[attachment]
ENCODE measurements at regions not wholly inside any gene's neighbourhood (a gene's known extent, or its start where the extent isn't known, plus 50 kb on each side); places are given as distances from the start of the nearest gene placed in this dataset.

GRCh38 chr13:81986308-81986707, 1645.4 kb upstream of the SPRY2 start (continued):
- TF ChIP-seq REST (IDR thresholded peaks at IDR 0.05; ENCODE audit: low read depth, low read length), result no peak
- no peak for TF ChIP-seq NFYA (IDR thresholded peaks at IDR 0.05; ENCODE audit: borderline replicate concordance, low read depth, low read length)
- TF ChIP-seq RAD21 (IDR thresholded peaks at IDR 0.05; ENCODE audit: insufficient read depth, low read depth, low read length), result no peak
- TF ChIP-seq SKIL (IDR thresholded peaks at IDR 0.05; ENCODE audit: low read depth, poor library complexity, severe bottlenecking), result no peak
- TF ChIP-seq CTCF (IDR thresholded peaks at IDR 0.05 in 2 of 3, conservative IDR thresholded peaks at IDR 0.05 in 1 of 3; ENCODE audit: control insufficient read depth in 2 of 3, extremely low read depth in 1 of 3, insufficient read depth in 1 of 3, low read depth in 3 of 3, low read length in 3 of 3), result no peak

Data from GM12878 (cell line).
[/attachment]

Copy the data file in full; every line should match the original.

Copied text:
ENCODE measurements at regions not wholly inside any gene's neighbourhood (a gene's known extent, or its start where the extent isn't known, plus 50 kb on each side); places are given as distances from the start of the nearest gene placed in this dataset.

GRCh38 chr13:81986308-81986707, 1645.4 kb upstream of the SPRY2 start (continued):
- TF ChIP-seq REST (IDR thresholded peaks at IDR 0.05; ENCODE audit: low read depth, low read length), result no peak
- no peak for TF ChIP-seq NFYA (IDR thresholded peaks at IDR 0.05; ENCODE audit: borderline replicate concordance, low read depth, low read length)
- TF ChIP-seq RAD21 (IDR thresholded peaks at IDR 0.05; ENCODE audit: insufficient read depth, low read depth, low read length), result no peak
- TF ChIP-seq SKIL (IDR thresholded peaks at IDR 0.05; ENCODE audit: low read depth, poor library complexity, severe bottlenecking), result no peak
- TF ChIP-seq CTCF (IDR thresholded peaks at IDR 0.05 in 2 of 3, conservative IDR thresholded peaks at IDR 0.05 in 1 of 3; ENCODE audit: control insufficient read depth in 2 of 3, extremely low read depth in 1 of 3, insufficient read depth in 1 of 3, low read depth in 3 of 3, low read length in 3 of 3), result no peak

Data from GM12878 (cell line).